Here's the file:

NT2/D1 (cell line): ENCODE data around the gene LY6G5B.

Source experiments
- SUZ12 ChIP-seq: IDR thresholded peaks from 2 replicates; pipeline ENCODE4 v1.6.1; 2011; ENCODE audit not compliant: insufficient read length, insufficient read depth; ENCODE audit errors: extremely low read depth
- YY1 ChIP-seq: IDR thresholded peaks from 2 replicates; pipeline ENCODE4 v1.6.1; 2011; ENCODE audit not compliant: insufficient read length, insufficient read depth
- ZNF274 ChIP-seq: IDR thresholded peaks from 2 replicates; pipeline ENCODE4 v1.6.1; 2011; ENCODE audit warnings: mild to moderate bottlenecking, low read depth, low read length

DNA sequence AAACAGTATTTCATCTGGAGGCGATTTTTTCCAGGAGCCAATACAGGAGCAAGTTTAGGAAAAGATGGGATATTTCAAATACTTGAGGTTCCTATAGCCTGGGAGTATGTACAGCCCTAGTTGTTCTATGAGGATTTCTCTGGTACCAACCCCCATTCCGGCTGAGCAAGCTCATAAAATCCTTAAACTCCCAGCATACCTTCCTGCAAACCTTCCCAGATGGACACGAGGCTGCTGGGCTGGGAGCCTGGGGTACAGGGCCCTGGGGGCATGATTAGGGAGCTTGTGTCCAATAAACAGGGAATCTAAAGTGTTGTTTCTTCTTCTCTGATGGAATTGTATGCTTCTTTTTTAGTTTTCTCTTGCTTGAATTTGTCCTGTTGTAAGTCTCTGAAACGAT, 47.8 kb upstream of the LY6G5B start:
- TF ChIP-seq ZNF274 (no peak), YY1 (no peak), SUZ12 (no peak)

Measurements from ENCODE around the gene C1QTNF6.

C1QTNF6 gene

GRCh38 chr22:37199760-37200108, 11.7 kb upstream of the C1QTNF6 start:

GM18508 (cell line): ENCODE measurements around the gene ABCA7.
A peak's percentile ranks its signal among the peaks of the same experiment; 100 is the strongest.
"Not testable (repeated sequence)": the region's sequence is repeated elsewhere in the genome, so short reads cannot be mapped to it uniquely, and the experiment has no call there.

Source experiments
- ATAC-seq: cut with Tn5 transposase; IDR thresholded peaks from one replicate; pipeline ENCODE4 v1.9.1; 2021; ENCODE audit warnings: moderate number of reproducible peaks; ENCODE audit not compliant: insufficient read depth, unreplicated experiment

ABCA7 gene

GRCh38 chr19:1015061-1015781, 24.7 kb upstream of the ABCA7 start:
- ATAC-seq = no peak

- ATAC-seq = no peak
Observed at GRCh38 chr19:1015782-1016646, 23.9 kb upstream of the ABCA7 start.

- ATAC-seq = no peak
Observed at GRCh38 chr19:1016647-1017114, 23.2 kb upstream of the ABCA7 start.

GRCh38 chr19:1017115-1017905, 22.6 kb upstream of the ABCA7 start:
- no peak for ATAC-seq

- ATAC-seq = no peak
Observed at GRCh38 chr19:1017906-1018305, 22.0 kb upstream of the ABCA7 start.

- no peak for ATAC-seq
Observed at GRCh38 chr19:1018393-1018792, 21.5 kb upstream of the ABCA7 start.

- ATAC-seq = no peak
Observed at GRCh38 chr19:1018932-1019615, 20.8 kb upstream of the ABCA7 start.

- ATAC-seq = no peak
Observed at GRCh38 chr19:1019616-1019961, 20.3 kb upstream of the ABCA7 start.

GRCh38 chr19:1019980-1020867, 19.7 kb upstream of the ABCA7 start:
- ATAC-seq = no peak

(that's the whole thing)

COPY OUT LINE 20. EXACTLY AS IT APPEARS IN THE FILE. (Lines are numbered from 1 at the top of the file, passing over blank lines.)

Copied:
Observed at GRCh38 chr19:1015782-1016646, 23.9 kb upstream of the ABCA7 start.